Arsenal manager Arsene Wenger is certainly not the most popular man in North London these days, and he has made things worse by throwing some harsh accusations at Arsenal fans ahead of the game against Norwich City.
There have been several calls for Arsenal’s veteran French manager Arsene Wenger to leave the club at the end of yet another unsuccessful season. The fans had even produced a banner during the Gunners’ game against Hull City which said, ‘Arsene, thanks for the memories, but it’s time to say goodbye.’
Wenger had remained apathetic to that particular gesture, but invited further criticism with his latest comments.
“I can understand the frustration,” Wenger said, according to Sky Sports.
“No one is more frustrated than me, but our disappointment has not to go too far.
“When a club cannot enjoy anything any more, it is in trouble, and we have to not forget that in football you go down very quickly and you come up very slowly.
The Frenchman went on to imply that the fans were responsible for creating a bad home ground environment, which ended up adversely affecting results.
“We lost the championship at home against lower teams, but we played sometimes at home in a very difficult climate. Away we are championship winners.”
The fans are out for Arsene Wenger’s scalp
Arsenal fan groups have planned a protest during the Gunners’ game against Norwich City, which had in part provoked this backlash from Wenger. But his words will only serve to further anger the fans and strengthen their resolve to display their rage when Norwich City visit the Emirates Stadium on Saturday.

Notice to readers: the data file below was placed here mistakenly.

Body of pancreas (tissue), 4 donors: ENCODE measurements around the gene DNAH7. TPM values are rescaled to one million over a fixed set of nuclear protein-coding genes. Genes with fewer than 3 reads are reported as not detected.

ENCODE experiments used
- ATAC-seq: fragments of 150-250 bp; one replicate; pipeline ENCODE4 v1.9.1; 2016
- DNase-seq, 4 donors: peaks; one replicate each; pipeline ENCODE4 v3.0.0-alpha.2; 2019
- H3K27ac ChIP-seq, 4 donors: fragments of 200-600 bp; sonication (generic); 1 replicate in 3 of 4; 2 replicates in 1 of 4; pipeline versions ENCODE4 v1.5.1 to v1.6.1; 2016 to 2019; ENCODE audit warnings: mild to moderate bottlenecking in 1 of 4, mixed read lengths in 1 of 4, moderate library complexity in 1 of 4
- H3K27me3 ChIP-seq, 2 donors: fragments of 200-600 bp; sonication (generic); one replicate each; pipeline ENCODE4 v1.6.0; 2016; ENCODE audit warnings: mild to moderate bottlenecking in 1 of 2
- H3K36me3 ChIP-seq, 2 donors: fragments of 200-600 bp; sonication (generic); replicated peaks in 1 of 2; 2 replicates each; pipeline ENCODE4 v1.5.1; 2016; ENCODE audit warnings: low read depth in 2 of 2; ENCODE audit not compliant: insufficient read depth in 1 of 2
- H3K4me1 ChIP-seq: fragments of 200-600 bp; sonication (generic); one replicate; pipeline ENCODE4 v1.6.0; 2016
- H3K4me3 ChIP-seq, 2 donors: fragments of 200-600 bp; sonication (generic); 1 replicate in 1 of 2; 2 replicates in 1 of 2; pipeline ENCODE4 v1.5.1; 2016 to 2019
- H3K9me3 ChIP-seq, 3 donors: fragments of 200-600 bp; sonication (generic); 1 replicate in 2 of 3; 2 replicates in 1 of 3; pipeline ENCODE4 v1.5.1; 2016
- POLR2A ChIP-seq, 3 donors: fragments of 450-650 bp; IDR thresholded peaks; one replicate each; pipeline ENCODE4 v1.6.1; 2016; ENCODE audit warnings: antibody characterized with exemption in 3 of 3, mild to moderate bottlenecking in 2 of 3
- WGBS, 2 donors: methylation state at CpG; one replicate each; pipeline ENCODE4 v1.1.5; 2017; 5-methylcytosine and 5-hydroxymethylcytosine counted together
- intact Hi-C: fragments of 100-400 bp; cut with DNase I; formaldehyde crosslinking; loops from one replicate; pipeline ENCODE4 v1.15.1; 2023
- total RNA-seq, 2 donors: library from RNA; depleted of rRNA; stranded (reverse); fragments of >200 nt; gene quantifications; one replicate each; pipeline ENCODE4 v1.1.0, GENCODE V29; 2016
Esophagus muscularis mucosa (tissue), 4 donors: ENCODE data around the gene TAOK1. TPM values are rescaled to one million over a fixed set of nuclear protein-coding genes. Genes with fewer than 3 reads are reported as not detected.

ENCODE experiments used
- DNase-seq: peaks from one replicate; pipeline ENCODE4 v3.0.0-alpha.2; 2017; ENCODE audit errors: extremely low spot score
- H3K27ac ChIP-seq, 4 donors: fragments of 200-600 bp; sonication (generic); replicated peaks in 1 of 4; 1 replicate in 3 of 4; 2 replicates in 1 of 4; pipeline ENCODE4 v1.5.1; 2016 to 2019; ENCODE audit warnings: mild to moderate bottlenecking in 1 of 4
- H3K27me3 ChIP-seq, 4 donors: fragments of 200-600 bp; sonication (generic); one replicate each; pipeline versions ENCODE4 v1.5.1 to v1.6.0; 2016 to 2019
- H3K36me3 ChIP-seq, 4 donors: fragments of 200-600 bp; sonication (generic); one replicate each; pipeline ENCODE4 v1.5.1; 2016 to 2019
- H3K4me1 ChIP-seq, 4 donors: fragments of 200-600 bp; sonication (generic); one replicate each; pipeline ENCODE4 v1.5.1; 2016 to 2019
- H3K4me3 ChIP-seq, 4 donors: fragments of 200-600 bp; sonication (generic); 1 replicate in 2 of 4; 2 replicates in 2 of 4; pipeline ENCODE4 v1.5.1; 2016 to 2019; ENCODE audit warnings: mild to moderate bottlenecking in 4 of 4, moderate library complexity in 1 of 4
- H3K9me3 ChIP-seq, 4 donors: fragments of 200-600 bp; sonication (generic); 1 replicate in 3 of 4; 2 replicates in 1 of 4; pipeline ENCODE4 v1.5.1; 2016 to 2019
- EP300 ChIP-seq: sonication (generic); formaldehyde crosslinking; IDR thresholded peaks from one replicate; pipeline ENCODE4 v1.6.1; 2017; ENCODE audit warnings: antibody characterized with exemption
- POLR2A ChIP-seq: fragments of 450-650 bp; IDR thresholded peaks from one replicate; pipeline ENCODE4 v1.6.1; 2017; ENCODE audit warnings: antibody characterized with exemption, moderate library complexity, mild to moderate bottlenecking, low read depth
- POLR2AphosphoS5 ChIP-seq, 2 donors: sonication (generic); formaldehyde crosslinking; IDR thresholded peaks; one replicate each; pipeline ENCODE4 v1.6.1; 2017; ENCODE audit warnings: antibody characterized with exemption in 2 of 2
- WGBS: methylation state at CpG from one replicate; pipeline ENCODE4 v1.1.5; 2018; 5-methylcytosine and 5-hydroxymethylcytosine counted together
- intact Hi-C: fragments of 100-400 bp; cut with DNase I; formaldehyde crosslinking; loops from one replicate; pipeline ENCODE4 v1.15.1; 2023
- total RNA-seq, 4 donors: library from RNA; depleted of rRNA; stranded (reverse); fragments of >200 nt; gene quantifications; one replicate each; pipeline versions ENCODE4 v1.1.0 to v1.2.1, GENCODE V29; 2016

This is a sad state of affairs for a team that were looking so dominant at the turn of the year. Arsenal were on top of the Premier League table and fans were over the moon at the prospect of landing their first Premier League title in over a decade. However, a terrible 2016 has meant the Gunners once again find themselves fighting for fourth place and this fall from grace has been agonizing for the club, players, board and fans.
It remains to be seen just how vehement the protests on Saturday will be, and they could have a direct bearing on whether Wenger manages to remain manager of Arsenal at the beginning of next season.